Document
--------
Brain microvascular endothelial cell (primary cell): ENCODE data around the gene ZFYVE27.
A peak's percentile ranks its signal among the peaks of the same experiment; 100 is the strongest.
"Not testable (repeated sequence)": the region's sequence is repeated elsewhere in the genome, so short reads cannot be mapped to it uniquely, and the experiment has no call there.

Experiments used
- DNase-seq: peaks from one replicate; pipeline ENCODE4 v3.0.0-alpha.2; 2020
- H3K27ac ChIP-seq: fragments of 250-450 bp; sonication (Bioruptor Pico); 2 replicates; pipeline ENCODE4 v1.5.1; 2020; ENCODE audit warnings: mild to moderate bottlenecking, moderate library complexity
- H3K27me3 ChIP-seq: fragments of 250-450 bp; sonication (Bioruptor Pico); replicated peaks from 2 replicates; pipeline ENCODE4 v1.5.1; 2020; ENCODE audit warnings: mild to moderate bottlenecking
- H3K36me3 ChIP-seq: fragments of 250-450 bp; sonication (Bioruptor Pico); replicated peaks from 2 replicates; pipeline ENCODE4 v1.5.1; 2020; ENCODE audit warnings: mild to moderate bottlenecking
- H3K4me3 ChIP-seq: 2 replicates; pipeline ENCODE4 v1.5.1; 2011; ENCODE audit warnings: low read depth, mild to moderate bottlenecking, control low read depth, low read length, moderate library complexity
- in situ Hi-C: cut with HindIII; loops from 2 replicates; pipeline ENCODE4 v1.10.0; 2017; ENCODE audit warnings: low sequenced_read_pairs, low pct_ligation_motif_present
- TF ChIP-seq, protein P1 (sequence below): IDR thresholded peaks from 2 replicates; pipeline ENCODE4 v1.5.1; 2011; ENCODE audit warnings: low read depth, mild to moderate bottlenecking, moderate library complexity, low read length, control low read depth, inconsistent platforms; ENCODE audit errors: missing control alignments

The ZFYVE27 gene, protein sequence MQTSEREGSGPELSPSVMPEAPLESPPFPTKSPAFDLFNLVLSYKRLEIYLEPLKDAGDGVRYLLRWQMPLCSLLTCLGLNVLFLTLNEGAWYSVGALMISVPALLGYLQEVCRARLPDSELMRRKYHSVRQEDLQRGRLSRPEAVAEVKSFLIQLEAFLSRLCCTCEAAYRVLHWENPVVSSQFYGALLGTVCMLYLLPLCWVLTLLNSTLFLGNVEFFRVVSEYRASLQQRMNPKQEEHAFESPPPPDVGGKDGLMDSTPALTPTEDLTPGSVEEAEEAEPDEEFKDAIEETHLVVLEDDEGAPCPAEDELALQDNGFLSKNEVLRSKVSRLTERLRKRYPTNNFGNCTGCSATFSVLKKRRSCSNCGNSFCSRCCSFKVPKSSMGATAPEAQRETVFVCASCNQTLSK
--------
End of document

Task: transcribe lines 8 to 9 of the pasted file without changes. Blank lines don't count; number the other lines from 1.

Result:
- H3K36me3 ChIP-seq: fragments of 250-450 bp; sonication (Bioruptor Pico); replicated peaks from 2 replicates; pipeline ENCODE4 v1.5.1; 2020; ENCODE audit warnings: mild to moderate bottlenecking
- H3K4me3 ChIP-seq: 2 replicates; pipeline ENCODE4 v1.5.1; 2011; ENCODE audit warnings: low read depth, mild to moderate bottlenecking, control low read depth, low read length, moderate library complexity